We all know that there's a looming crisis in Syria. We're also quite aware that the public is not in favor of the US taking any miliarty action at this time regardless of the horrific poison gas murders of innocent civilians by the Assad regime this past August 22nd.
Fortunately, through a series of planned or unplanned events, a crack in the diplomatic door has been opened and Obama has chosen to pursue that potential avenue. This must be applauded. Despite all the rhetoric by the McCain hawks or the Rand Paul doves, the drumbeat for war was becoming quite alarming.
What we should be alarmed at is not our determination to make a stand against the use of chemical weapons. But that it took this August massacre to be the flash point. There have been reports of much earlier use of CW's that rose to the White House's attention.
WASHINGTON — In July 2012, senior U.S. intelligence officials drove to the Capitol to secretly brief top lawmakers on the first indications that the Syrian government had used chemical weapons against its own people.
But it was the beginning of a stream of intelligence documenting what U.S. officials say was a yearlong escalation in the use of the banned weapons by the government of President Bashar Assad, a far more extensive record of the incidents than previously known. The Obama administration did not publicly acknowledge the attacks for months, and declared in April that it believed Syria had used chemical weapons.
So if Obama knew this information that chemical weapons were being used, why is it that it took this large scale attack in August to trigger his "line in the sand?"
Though President Obama, Secretary of State John Kerry, and other officials have asserted there is "no doubt" Assad was behind the attack, they have been careful to refer to "Assad's regime" or the "Syrian regime" to avoid stating it outright. Outside the administration, analysts with senior-level intelligence clearance say there is real doubt that Assad has command of his chemical weapons.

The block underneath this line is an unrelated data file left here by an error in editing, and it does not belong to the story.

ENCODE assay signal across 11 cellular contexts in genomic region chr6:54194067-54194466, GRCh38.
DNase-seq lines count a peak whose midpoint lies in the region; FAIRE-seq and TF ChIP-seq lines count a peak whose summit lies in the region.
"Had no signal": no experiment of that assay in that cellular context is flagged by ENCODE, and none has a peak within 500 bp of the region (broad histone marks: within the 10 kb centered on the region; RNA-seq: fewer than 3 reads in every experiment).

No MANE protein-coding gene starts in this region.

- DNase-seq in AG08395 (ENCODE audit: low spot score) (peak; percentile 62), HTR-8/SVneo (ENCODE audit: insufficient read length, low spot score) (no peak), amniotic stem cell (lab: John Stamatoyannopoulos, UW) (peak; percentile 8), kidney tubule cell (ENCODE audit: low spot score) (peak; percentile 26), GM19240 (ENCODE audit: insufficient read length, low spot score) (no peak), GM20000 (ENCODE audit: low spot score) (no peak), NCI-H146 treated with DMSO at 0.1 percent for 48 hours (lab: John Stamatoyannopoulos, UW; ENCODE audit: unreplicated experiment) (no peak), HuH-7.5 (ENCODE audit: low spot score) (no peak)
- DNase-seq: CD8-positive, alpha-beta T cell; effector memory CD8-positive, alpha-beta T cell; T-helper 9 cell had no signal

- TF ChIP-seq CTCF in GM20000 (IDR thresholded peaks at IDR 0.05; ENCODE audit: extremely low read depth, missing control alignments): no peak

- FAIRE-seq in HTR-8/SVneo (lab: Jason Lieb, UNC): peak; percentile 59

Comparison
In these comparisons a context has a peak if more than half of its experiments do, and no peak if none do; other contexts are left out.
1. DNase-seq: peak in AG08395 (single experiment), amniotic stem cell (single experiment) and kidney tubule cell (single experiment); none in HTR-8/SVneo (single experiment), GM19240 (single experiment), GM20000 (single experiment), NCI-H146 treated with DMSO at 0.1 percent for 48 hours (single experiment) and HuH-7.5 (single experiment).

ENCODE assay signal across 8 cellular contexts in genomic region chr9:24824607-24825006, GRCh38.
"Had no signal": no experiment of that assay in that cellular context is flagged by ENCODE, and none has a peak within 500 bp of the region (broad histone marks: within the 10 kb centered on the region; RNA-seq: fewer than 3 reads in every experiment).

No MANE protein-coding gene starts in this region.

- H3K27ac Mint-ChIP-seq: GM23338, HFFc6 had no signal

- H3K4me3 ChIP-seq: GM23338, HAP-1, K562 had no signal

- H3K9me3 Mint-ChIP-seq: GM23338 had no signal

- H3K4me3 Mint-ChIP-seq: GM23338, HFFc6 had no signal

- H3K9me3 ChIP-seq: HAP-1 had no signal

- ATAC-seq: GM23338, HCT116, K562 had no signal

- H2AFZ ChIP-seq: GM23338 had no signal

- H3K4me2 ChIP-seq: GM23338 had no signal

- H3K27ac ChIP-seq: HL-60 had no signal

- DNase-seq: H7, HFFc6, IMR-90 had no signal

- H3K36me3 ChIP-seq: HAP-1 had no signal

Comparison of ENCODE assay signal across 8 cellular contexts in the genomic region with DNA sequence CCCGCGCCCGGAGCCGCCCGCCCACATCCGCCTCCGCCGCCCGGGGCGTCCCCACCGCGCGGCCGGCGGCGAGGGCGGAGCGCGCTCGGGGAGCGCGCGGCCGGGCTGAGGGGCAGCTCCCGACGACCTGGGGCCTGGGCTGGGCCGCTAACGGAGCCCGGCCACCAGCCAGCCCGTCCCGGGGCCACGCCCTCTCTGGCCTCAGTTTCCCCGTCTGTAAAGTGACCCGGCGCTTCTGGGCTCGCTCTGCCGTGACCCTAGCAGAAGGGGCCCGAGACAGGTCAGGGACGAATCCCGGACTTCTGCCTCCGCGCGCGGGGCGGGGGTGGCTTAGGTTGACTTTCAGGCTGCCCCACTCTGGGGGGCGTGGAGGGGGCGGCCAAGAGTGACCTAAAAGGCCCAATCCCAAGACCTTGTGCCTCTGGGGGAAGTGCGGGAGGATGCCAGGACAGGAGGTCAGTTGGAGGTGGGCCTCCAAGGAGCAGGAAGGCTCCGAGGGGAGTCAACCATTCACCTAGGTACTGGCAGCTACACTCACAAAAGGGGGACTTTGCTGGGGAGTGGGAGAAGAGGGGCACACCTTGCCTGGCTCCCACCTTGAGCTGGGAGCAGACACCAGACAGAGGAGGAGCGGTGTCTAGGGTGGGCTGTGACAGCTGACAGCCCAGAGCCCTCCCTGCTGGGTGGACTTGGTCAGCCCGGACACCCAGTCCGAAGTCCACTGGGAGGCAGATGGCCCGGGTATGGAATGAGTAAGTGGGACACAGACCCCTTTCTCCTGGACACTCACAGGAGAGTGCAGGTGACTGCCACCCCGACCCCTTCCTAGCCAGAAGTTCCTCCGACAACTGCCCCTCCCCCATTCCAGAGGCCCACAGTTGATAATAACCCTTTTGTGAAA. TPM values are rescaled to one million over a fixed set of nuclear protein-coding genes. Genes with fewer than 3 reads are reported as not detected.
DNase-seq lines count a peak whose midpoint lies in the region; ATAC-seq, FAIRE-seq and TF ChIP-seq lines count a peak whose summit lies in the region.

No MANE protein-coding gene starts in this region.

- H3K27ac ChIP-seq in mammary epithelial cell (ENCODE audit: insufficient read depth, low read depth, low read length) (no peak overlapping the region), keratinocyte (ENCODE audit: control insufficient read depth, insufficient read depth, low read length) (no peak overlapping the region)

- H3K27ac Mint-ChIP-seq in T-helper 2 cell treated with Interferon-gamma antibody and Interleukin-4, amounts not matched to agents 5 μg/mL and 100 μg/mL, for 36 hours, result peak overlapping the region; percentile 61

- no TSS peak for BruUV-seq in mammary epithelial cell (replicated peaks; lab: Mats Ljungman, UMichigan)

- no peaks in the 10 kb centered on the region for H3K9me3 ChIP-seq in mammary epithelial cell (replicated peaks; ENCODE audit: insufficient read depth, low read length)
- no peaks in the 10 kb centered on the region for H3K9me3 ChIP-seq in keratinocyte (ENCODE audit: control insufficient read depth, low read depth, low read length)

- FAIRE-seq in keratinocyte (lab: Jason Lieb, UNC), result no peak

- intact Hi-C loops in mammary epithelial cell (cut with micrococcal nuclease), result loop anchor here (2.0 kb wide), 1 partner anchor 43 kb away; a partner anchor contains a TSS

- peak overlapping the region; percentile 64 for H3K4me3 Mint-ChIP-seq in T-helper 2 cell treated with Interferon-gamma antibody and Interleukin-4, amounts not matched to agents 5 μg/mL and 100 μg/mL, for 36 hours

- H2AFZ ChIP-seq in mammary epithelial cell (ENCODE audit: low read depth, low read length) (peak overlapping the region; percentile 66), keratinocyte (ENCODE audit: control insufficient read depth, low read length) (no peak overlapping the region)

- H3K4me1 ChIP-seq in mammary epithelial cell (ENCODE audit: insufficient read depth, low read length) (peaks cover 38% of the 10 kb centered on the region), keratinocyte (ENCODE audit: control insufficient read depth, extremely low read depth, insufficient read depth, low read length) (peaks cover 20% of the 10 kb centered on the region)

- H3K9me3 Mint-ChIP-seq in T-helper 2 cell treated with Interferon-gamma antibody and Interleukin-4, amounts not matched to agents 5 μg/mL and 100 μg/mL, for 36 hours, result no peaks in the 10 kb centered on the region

It's this kind of tenuous reassurance or double talk that has me worried. I personally think Assad is in charge of his current regime and anything they do, whether with his explicit, implied or even blind eye are still his responsibility. Just as Obama is ultimately responsible for the US response.
With this question of who really has control of the chemical weapons in Syria, this is the time to tread lightly and continue to investigate. The Washington Times also echos this concern of who's really in command of these CW's.
U.S. intelligence has yet to uncover evidence that Syrian President Bashar Assad directly ordered the chemical attacks last month on civilians in a suburb of Damascus, though the consensus inside U.S. agencies and Congress is that members of Mr. Assad’s inner circle likely gave the command, officials tell The Washington Times.
If we don't know for sure if it's Assad or his lieutenants, there's something interestingly optimistic in this. Russia also may not know who's really pulling the strings in Syria. And they have a huge stake in making sure these CW's don't end up being used against them down the road. If they back Assad and someone else is capable of using the Sarin gas, then they have a fear that Chechen's or others within Russia may seek out an alliance with the real person responsible and that could bring about an attack on Putin's land.
Just a thought -- if it wasn't Assad himself who gave the order, look for some close adviser to the President of Syria to suddenly go missing, under Putin's secret authority.
Everyone's got some skin in this game. And for a change, the outcome for both the Russians, despite their bluster, and the US are the same-- elimination of the chemicals. So while we give negotiations a chance, let's keep some optimism alive. And maybe during that time, we'll find out who really pulled the trigger on the August 22 chemical attack. It just might be the Syrian Minister or General who doesn't answer "here" when they do the next role call.